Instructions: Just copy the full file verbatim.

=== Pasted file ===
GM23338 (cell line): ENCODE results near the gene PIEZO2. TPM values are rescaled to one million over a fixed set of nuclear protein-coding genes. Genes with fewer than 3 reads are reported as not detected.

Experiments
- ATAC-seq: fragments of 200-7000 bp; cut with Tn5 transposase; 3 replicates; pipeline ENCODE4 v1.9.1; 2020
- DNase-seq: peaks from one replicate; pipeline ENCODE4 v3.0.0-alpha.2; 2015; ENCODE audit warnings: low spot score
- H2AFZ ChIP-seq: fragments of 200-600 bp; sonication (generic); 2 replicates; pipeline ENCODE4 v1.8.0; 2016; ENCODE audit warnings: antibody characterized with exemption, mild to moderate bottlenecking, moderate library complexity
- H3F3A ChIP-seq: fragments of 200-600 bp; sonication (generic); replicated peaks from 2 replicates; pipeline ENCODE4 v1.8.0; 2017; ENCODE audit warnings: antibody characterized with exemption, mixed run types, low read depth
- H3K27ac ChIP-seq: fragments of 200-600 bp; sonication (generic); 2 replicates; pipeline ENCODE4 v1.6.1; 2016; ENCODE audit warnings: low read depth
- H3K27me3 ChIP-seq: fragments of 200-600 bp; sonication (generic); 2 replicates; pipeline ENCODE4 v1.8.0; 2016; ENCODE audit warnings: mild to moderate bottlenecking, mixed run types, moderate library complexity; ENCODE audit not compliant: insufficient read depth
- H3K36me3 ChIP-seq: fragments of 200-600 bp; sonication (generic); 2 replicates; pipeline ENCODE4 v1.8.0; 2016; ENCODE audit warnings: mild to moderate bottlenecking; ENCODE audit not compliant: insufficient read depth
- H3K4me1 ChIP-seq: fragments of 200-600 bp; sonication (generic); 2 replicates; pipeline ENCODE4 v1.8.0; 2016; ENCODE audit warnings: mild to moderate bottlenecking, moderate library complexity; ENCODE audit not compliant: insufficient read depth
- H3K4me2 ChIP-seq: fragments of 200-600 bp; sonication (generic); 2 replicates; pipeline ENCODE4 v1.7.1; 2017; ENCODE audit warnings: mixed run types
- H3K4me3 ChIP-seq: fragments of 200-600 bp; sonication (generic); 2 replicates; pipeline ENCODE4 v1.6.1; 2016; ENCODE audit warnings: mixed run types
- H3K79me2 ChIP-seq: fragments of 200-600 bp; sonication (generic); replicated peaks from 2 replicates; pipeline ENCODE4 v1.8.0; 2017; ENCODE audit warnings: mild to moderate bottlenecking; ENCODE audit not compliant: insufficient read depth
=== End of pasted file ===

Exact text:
GM23338 (cell line): ENCODE results near the gene PIEZO2. TPM values are rescaled to one million over a fixed set of nuclear protein-coding genes. Genes with fewer than 3 reads are reported as not detected.

Experiments
- ATAC-seq: fragments of 200-7000 bp; cut with Tn5 transposase; 3 replicates; pipeline ENCODE4 v1.9.1; 2020
- DNase-seq: peaks from one replicate; pipeline ENCODE4 v3.0.0-alpha.2; 2015; ENCODE audit warnings: low spot score
- H2AFZ ChIP-seq: fragments of 200-600 bp; sonication (generic); 2 replicates; pipeline ENCODE4 v1.8.0; 2016; ENCODE audit warnings: antibody characterized with exemption, mild to moderate bottlenecking, moderate library complexity
- H3F3A ChIP-seq: fragments of 200-600 bp; sonication (generic); replicated peaks from 2 replicates; pipeline ENCODE4 v1.8.0; 2017; ENCODE audit warnings: antibody characterized with exemption, mixed run types, low read depth
- H3K27ac ChIP-seq: fragments of 200-600 bp; sonication (generic); 2 replicates; pipeline ENCODE4 v1.6.1; 2016; ENCODE audit warnings: low read depth
- H3K27me3 ChIP-seq: fragments of 200-600 bp; sonication (generic); 2 replicates; pipeline ENCODE4 v1.8.0; 2016; ENCODE audit warnings: mild to moderate bottlenecking, mixed run types, moderate library complexity; ENCODE audit not compliant: insufficient read depth
- H3K36me3 ChIP-seq: fragments of 200-600 bp; sonication (generic); 2 replicates; pipeline ENCODE4 v1.8.0; 2016; ENCODE audit warnings: mild to moderate bottlenecking; ENCODE audit not compliant: insufficient read depth
- H3K4me1 ChIP-seq: fragments of 200-600 bp; sonication (generic); 2 replicates; pipeline ENCODE4 v1.8.0; 2016; ENCODE audit warnings: mild to moderate bottlenecking, moderate library complexity; ENCODE audit not compliant: insufficient read depth
- H3K4me2 ChIP-seq: fragments of 200-600 bp; sonication (generic); 2 replicates; pipeline ENCODE4 v1.7.1; 2017; ENCODE audit warnings: mixed run types
- H3K4me3 ChIP-seq: fragments of 200-600 bp; sonication (generic); 2 replicates; pipeline ENCODE4 v1.6.1; 2016; ENCODE audit warnings: mixed run types
- H3K79me2 ChIP-seq: fragments of 200-600 bp; sonication (generic); replicated peaks from 2 replicates; pipeline ENCODE4 v1.8.0; 2017; ENCODE audit warnings: mild to moderate bottlenecking; ENCODE audit not compliant: insufficient read depth